March 11, 2022 4 min read
Well I had a jolly old time chewing the fat live on air with former England hooker, legend and all-round loudmouth Brian Moore last night. Me in my role as French rugby correspondent for the UK radio station TalkSport. Him in his role as one of the station’s pundits. Brian is a fella with a thought for every occasion, a passionate rugby man who tells it as he sees it, more often than not with an endearing ability to cut through the bullshit and get to the nub of the matter in a heartbeat. He likes the sound of his own voice and it’s hard to get a word in edgeways when he’s on one, of course. But then again, what good is a pundit without ego, opinions and a quick-fire tongue?
Last night’s conversation centred around France’s train wreck of a World Cup to date and the reasons behind such a shambolic showing so far. And hasn’t it been truly shambolic?! If there were any justice in the world Marc Lièvremont’s Blues would already have been enjoying Air France’s hospitality on a flight back to Paris. But as it is it’s the heroic Tongans who are heading home and France who are preparing to front up to the old enemy England in the quarters in Auckland.
For me, it’s an intriguing match-up. England have stuttered, France have stalled. But Brian was telling me last night that there’s no way England will lose this game against a hapless, fractured, disjointed and dispirited French outfit. Me? Well I beg to differ...
I’d never be so bold or stupid as to suggest that I know more about the finer points of top-level rugby than a man who’s not only played for his country against France (and handed out a few shellackings to the boys in blue in the process!), but who has also since qualified as a ref so as to better understand the laws of the game. I have, however, lived in France these last seven years and reckon that this does give me a proper insight into the culture of the place – both rugby-wise and generally. This leaves me not in the least bit surprised to see the recent and very public fracturing of hierarchical relations between the players and coach Lièvremont.
France’s history as a socialist nation formed out of the blood and chaos of revolution has always left its indelible mark on boss-worker relations. Employees have never been as traditionally cowed before their paymasters (or as we English have traditionally called them, “the great and the good”) as they have been in England. The idea that workers have rights that bosses simply have to respect is fundamentally anchored in the French psyche and this often manifests itself across French society in underlings breaking ranks, speaking out and very publicly taking on the top dogs.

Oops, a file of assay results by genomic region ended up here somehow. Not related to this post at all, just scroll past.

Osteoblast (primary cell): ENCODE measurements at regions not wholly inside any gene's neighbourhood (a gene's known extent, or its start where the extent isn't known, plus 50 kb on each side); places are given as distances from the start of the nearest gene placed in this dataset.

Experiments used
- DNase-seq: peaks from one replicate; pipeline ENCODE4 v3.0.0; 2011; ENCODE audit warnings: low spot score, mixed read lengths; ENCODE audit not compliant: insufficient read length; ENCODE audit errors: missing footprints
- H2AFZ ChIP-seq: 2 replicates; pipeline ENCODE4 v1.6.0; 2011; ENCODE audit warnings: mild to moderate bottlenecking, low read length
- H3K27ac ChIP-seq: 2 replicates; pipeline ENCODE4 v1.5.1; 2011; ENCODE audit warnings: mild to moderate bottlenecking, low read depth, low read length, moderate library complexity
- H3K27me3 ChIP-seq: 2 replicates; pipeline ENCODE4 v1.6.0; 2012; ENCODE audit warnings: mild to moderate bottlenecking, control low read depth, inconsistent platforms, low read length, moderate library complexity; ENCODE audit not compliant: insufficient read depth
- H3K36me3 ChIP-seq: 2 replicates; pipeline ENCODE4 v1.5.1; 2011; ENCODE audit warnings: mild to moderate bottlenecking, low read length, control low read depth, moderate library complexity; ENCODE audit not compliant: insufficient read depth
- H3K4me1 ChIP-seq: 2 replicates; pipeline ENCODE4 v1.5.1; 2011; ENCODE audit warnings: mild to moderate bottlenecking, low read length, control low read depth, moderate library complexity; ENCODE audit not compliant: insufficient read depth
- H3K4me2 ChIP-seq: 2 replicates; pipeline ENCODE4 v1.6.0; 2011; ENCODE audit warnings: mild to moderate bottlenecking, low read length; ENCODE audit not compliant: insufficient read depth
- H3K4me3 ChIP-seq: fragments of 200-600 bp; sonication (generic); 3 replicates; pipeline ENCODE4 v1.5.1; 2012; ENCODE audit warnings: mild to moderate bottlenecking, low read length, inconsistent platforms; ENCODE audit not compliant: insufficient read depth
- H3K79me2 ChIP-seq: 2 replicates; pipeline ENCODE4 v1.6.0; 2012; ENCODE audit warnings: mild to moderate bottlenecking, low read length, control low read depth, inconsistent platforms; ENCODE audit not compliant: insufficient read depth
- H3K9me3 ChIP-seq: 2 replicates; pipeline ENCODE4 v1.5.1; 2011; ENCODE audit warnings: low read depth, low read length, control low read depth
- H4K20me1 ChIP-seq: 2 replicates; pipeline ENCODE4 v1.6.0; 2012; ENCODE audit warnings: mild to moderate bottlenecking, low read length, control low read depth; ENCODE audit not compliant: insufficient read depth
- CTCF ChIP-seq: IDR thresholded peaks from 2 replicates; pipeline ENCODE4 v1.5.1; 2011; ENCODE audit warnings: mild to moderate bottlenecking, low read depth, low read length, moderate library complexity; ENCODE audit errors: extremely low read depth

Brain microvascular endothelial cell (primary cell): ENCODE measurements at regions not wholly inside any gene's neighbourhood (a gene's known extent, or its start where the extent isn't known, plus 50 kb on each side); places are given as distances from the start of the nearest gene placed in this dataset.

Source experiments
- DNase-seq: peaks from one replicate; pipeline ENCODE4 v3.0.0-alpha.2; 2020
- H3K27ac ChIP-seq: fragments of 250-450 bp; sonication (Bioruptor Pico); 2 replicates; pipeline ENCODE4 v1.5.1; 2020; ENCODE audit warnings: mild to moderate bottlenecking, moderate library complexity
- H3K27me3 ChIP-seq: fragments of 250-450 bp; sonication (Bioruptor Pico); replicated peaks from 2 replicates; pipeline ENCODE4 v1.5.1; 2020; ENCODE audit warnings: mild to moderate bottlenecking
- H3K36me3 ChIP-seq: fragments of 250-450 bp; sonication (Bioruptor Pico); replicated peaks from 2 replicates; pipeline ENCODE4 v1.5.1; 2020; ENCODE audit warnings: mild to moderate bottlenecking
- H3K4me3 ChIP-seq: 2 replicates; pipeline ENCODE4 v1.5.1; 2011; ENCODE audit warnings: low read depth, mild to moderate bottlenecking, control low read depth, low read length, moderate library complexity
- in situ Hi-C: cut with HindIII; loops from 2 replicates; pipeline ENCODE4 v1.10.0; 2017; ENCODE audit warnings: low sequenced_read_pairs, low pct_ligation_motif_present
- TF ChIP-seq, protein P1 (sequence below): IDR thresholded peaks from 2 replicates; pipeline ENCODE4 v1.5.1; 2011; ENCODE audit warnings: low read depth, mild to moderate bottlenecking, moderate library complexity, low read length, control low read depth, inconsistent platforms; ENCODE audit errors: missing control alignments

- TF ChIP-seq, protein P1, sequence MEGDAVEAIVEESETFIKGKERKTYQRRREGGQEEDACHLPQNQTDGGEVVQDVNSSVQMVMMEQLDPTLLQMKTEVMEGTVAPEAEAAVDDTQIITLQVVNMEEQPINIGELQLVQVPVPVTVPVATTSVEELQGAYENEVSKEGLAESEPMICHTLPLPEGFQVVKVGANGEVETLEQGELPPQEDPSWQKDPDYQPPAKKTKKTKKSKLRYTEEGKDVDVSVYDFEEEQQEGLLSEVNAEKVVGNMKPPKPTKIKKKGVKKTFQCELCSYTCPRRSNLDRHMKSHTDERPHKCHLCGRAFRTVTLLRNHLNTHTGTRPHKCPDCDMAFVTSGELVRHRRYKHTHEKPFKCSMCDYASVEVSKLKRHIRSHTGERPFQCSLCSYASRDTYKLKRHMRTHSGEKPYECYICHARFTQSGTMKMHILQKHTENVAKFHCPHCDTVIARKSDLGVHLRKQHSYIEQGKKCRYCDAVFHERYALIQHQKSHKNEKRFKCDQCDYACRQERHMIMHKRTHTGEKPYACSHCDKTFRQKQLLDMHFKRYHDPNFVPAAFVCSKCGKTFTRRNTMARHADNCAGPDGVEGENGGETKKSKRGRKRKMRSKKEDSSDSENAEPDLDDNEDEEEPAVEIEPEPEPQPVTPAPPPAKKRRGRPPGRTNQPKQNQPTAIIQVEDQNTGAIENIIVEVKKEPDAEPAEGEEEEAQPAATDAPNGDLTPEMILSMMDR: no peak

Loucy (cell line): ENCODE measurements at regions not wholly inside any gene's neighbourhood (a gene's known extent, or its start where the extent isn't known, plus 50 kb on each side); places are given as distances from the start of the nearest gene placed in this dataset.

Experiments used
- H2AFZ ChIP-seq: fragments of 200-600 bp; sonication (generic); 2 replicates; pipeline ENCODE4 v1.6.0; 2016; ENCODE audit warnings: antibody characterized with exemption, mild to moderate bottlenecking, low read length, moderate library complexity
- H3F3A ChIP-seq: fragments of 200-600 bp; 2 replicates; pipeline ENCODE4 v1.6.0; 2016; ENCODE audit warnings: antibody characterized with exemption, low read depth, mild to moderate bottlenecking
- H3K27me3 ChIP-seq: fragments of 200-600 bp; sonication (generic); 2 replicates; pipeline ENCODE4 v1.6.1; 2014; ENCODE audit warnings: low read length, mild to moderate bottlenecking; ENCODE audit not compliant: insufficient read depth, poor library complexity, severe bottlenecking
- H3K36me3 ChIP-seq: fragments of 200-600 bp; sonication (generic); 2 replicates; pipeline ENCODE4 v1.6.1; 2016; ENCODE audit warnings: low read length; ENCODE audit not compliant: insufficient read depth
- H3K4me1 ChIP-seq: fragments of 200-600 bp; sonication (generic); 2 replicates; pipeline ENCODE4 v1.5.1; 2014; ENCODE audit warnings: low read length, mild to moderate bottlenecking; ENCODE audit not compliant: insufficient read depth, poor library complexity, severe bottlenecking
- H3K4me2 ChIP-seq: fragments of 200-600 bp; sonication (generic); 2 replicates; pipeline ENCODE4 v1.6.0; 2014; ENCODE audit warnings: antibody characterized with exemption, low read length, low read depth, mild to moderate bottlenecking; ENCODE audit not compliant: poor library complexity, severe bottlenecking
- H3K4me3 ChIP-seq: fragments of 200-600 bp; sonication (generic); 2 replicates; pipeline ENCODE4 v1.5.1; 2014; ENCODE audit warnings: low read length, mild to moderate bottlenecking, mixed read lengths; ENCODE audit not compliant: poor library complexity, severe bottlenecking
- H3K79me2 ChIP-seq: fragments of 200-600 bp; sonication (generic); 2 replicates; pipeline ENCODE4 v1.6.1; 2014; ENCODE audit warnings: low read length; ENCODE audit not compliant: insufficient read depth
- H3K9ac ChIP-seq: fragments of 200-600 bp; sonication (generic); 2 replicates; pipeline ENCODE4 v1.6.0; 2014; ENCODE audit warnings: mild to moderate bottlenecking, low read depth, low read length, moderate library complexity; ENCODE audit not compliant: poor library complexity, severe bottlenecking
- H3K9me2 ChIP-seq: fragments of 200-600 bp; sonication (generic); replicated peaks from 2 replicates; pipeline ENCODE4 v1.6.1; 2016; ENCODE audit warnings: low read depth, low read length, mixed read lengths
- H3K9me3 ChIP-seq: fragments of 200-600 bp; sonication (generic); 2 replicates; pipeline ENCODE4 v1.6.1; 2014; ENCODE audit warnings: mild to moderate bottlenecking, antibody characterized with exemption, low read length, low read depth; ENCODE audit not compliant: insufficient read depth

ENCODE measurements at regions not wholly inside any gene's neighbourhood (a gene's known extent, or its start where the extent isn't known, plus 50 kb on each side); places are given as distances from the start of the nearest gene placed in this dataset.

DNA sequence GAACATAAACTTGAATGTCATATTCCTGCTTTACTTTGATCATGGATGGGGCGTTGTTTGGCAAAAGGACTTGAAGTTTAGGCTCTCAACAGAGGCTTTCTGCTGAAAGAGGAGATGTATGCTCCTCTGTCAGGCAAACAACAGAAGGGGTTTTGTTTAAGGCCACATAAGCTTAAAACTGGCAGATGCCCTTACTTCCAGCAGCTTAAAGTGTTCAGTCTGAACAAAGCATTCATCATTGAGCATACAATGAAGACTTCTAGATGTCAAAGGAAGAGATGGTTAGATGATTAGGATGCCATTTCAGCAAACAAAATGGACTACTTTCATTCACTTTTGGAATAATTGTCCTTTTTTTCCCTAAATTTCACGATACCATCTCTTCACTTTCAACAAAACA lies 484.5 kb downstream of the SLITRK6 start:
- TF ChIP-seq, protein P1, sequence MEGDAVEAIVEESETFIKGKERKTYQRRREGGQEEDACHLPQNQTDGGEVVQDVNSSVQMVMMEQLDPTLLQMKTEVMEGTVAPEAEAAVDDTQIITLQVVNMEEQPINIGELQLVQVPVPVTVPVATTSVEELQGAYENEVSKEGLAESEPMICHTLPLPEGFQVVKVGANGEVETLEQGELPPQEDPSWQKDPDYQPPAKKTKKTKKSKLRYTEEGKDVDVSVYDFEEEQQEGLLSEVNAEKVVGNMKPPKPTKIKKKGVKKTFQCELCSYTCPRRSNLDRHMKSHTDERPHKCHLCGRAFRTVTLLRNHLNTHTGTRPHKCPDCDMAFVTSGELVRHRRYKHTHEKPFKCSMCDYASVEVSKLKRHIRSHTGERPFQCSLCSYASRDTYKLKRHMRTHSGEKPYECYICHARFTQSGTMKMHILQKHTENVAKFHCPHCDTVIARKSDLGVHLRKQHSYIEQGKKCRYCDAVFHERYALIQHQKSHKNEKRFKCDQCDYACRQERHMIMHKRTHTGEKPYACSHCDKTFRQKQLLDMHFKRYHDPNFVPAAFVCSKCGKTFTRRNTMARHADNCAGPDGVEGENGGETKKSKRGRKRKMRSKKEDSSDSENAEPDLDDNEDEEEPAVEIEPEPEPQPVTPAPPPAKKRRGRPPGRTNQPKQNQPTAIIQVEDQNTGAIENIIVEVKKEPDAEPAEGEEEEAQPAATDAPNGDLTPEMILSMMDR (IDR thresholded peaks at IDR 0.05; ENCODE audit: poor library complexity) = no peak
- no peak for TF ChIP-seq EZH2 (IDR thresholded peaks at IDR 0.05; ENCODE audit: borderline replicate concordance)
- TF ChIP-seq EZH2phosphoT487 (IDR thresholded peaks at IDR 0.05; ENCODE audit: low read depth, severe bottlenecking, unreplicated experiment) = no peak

So whereas the English resolve issues behind closed doors – generally looking not to rock the boat, and certainly never in public – the French want to let it all hang out, for better or for worse.
Having made an almighty fuss and having decided that worker/player power simply must prevail, it’s entirely logical that France will now have a hugely-powerful psychological motivation to win next Saturday. Because if it’s the worker tail now wagging the boss dog, then by winning the game surely the players will be able to prove that they did indeed have it right all along. That they were entirely justified in speaking out in critical fashion in the media. And the fact that the English are a nation the French have traditionally had very little time for and love beating more than anyone else is just an added side-dish of incentive for next Saturday!
I’m not saying that France are definitely going to win this game. After all, England are world-renowned for cussedness, for rolling their collective sleeves up and getting the job done when things aren’t particularly going their way. And despite four victories and just one try conceded in the World Cup so far, off-the-field incidents have contributed to the English having a certain siege mentality of their own down in New Zealand. But anyone who thinks that this is going to be a cakewalk, that France are simply going to roll over and have their tummies tickled, is surely going to be in for a massive surprise. Brian Moore should know this more than anyone. He loved going up against the French simply because they were the French. It gave him extra motivation. Well you can rest assured that a player like Imanol Harinordoquy, a man never behind the door when it comes out to voicing a dislike of Les Rosbifs, feels exactly the same way about the English. Striking a blow for worker power and beating the English on the same day? Well it doesn’t get much better than that for his kind, does it?